Creative Commons License
This work is licensed under a Creative Commons Attribution-Noncommercial-Share Alike 2.5 License.

Wednesday, October 04, 2006

When does collaboration become exploitation?

There is a great question posed by Henry Jenkins in his post From a "Must Culture" to a "Can Culture": Legos and Lead Users. He closes this post with the following question:

That said, the interview keeps circling back around what is the real sticking point in the conversation about lead user innovation: if consumers are helping to generate the intellectual property and helping to market the product, shouldn't they receive some economic return on their participation? Lund says No -- that this would fundamentally change their relationship to the company, turning everything back to work for hire and returning it to the "must culture" that shapes corporate life. Yet, skeptics might note that user-generated content taken to its logical extreme would result in cutbacks in the creative labor market as experienced professionals are displaced by grassroots volunteers. Lund is correct to depict lead users as having a strong desire to influence the decisions made by the companies that make the products they use and admire -- whether physical products like programmable bricks or cultural products like television shows. At the moment, they are grateful that people will simply listen to them and take their ideas seriously, especially given the history of not just neglect but open hostility to these grassroots communities. Yet, at what point, does this collaboration become exploitation? This is a core question all of us need to think through as we move towards a more collaborative and participatory culture.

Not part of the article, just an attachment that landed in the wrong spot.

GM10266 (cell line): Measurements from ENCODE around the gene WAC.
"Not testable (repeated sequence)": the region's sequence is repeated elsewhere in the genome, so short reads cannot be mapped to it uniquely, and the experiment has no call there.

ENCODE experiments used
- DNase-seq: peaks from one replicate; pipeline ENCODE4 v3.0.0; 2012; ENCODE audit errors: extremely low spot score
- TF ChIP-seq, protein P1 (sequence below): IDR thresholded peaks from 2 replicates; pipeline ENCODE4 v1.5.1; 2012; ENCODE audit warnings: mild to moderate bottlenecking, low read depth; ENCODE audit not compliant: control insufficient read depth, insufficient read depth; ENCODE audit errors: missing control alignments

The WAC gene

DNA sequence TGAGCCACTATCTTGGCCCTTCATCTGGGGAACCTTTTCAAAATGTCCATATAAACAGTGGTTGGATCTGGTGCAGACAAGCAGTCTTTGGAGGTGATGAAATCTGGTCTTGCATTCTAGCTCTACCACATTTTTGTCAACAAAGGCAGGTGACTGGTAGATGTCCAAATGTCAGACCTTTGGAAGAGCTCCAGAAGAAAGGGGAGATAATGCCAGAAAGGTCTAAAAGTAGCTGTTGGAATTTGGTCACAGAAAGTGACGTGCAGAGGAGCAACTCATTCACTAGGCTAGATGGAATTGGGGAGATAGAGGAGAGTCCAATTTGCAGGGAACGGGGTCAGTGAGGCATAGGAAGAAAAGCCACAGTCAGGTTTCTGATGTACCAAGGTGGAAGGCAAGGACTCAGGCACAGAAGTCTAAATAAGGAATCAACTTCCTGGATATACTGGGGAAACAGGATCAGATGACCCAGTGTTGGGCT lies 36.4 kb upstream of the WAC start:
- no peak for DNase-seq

When does collaboration become exploitation?

I think when it moves from a Win-Win situation to a Win-Lose situation. Once one party realizes they are going to be on the losing end, there is an incentive to discontinue.

What do you think?


Powered By Qumana

Comments on "When does collaboration become exploitation?"


post a comment